As a child, I was convinced my mom loved my brother more than she loved my sister and me. Why? Because she parented him differently. The three of us were (and still are) VERY different. My sister and I were relatively easy to parent. We were both anxious people-pleasers, yet funnily enough, we did it in totally different ways.
Our brother was the opposite. “Me, myself and I,” was the motto he followed as a child and teen. And our family home wasn’t fun with the battles that occurred.
I vowed to treat my children the same so things would be fair. So they’d both feel they were loved equally.
When I became a mum of two, I realised that treating your children the same is impossible.
Well, not impossible. Of course, you can treat your children the same. Many people do.
If you’re treating your children the same and family life feels like a parent vs child battlefield, with raging sibling rivalry thrown in for added “fun”, I encourage you to read on.
A one-size-fits-all approach is likely at fault. ESPECIALLY if children struggle to manage their emotions and behaviour. I’ll explain why in this post and what you can do to parent in a way that children will see as fair and being treated the same.
Confused yet? You can’t use a one-size-fits-all parenting approach, but you can still parent them in a way that’s fair and treats them equally?
Let’s dive in and all will become clear!
Fact 1: One-size-fits-all parenting approaches ignores the fact we’re all unique
Have you ever played a game of “I spy?” You know, where someone gives a clue to what they spotted, whether it be a colour, a sound, or a letter, and everyone tries to guess what the thing is? If there are enough options, there’s a good chance that everyone will shout out something different.
Why? Because we all focus on different things.
The world is full of information, and our brains can handle only so much. We’d be way too overwhelmed if every piece of information from the world around us came in, so our brains filter out what it thinks we don’t need.
We have lots of filters. Some we’re aware of, and others we aren’t.
The first way we filter information is from our senses.
We all have different likes and dislikes, as well as sensitivity levels.
So in our game of “I Spy,” the clue might be something red.
But if I can’t tolerate the colour red (which I may or may not be aware of) but love the colour yellow, it’s going to be hard for me to focus on red things. Everything yellow will be jumping out at me, and I need to work hard to ignore them to focus on red things. Now, if I’m sensitive to smells and sounds, my brain will be taking all that in, making it even harder to spot red things.
The result? I’m way too slow and lose that round. I don’t lose because I’m terrible at the game, but because my brain focused on things that matter to me. Which are different to what matters to the winner of the round.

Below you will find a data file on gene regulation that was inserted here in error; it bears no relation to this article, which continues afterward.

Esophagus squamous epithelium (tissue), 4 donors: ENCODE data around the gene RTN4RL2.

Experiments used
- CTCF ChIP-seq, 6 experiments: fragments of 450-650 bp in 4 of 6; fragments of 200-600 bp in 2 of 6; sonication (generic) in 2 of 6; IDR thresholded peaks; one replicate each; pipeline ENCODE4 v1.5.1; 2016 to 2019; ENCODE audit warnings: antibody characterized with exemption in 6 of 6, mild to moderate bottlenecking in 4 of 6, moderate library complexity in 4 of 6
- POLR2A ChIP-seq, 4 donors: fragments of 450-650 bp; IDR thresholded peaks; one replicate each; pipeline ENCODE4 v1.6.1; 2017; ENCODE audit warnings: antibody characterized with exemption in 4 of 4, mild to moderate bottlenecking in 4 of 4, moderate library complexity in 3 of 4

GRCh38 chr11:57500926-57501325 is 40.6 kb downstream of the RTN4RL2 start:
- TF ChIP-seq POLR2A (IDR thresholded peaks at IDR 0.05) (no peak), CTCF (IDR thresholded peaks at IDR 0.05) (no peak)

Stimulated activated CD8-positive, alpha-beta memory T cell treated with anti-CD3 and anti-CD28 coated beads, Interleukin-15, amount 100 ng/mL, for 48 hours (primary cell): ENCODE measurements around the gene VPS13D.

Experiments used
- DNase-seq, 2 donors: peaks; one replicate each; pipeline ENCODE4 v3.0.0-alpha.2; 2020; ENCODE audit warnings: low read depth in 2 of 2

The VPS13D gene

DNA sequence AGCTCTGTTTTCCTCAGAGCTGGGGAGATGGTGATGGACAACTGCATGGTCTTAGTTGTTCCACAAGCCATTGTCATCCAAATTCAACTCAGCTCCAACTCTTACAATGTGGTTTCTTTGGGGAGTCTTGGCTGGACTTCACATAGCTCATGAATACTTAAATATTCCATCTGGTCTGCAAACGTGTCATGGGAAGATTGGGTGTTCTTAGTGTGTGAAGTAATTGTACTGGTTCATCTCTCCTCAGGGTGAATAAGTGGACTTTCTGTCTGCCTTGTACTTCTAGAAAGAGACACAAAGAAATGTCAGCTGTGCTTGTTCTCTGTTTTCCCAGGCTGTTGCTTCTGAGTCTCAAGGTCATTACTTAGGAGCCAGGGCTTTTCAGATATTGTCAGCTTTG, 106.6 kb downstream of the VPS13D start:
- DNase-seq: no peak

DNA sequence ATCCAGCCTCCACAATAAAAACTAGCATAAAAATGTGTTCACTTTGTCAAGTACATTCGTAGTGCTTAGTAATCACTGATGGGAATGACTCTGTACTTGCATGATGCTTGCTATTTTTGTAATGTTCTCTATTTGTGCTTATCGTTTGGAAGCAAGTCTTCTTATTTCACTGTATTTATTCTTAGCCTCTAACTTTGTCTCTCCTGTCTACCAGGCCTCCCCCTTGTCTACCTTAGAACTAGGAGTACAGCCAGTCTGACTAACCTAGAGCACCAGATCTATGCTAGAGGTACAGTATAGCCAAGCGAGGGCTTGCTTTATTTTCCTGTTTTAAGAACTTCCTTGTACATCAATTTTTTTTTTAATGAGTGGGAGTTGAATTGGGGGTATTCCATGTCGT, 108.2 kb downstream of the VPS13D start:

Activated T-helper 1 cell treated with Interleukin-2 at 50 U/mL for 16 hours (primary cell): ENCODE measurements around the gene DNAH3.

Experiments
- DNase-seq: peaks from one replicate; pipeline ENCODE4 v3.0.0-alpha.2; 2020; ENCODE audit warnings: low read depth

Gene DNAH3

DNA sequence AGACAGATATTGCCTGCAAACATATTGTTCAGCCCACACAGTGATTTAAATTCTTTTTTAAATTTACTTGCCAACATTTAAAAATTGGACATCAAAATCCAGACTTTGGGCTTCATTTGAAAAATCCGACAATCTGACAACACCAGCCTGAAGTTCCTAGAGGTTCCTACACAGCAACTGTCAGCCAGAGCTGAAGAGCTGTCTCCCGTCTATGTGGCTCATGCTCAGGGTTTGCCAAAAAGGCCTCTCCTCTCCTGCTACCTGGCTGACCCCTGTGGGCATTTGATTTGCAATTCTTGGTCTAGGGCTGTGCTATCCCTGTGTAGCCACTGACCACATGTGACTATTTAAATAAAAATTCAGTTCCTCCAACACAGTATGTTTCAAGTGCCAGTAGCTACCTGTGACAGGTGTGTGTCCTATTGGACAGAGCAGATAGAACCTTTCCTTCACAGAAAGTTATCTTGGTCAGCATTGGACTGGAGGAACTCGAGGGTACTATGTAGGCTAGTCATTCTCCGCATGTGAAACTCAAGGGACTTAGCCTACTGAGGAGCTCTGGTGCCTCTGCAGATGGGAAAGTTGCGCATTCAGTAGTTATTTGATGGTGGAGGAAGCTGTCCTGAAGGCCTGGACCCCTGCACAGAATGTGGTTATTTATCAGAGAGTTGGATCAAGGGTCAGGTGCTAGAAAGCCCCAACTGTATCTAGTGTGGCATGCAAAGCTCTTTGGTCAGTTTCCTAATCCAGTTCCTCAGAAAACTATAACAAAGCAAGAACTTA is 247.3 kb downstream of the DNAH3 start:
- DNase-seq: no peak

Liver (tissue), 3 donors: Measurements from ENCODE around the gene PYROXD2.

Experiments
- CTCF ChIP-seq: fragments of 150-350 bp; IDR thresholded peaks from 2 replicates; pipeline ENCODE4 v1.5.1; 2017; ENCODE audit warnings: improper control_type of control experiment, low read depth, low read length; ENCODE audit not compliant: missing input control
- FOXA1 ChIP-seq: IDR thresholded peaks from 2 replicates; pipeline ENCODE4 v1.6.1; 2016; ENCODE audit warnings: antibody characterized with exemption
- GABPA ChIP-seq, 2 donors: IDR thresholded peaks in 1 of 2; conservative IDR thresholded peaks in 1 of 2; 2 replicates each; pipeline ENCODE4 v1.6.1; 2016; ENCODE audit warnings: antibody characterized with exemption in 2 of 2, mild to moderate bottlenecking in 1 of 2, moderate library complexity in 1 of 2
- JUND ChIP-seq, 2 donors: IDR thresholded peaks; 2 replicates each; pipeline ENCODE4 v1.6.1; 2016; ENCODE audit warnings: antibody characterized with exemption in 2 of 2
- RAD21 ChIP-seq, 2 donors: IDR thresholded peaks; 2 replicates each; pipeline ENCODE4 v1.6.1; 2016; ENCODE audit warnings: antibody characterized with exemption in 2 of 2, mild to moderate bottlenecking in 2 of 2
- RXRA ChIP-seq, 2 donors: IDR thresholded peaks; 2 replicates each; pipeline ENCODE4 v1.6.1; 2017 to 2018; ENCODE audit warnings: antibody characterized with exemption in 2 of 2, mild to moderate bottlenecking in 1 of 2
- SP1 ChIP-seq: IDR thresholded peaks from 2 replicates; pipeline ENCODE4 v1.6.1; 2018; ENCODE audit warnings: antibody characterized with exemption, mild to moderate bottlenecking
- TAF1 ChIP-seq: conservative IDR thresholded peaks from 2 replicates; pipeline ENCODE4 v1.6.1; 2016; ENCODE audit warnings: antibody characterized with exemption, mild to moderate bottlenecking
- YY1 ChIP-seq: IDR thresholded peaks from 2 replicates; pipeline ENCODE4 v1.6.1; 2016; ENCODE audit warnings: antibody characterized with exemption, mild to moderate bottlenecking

Our senses are more important than people think, which is why it’s a core part of what I teach. If you want to understand your child deeply, you must learn how they view the world. That starts with their senses.
Still with me? I hope so.
Other filters we have include language, your memories, your experiences, your values and beliefs, and your attitude.
A lot of these develop in childhood, but they aren’t fixed for life. They can change depending on your life experience. For example, your language and memories.
Some, however, are really stubborn and can be hard to change, like your values, beliefs and attitudes. These tend to come from the people around you. You can change them, but first, you need to know they are there. Then you need to want to change them.
So you see, no one sees the world in the exact same way. How you view the world will influence what you pay attention to, how you understand things, and how you interact with your world.
One-size-fits-all approaches ignore all of this. They assume that we’re a carbon copy of each other. That’s one reason why it doesn’t work for so many families.
The first step to happier, more confident and resilient children is understanding their uniqueness. From there, you can move on to the next factor that makes us unique. Our needs.
Fact 2: One-size-fits-all parenting approaches ignores the fact we’re different in how and when our needs must be met
Abraham Maslow, an American Psychologist, believed that all humans strive to be their best selves living their best lives. He called it self-actualisation.
In Maslow’s Hierarchy of Needs Theory, self-actualisation sits at the top of a 5-tier pyramid. The idea being that to win at this game of life (i.e. become our best selves living our best lives), you need to have all the needs in the bottom levels met. These needs are universal.
We ALL need to eat, drink, sleep, and stay warm (examples of Physical Needs). We ALL need to know what’s happening, have some control over our lives, and be physically safe (examples of Safety Needs). We ALL need to feel seen, heard, understood and loved unconditionally (examples of Love & Belonging Needs). And we ALL need to feel like we’re good at something and that people appreciate us (examples of Esteem Needs).
An approach where we eat at the same time, go to bed at the same time, have the same amount of cuddles, do the same activities means everyone’s needs are met, right? We will behave wonderfully, be happy and go on to do amazing things in life, right?
It doesn’t work that way.
Parenting is hard because while we all have the same needs, we are different in when these needs aren’t met, how they get met, and which needs get depleted more often than others. Part of that is our genetic make-up. Metabolism, for example, will determine what foods and how often someone needs to eat.
Routines that suit one person won’t suit another because physical and safety needs aren’t identical to each child. Behaviour strategies that follow a “when that happens, this is what you must do” doesn’t work because each child differs in how they learn and how important connection and belonging is to them. Each child will also differ in whether their esteem needs are met.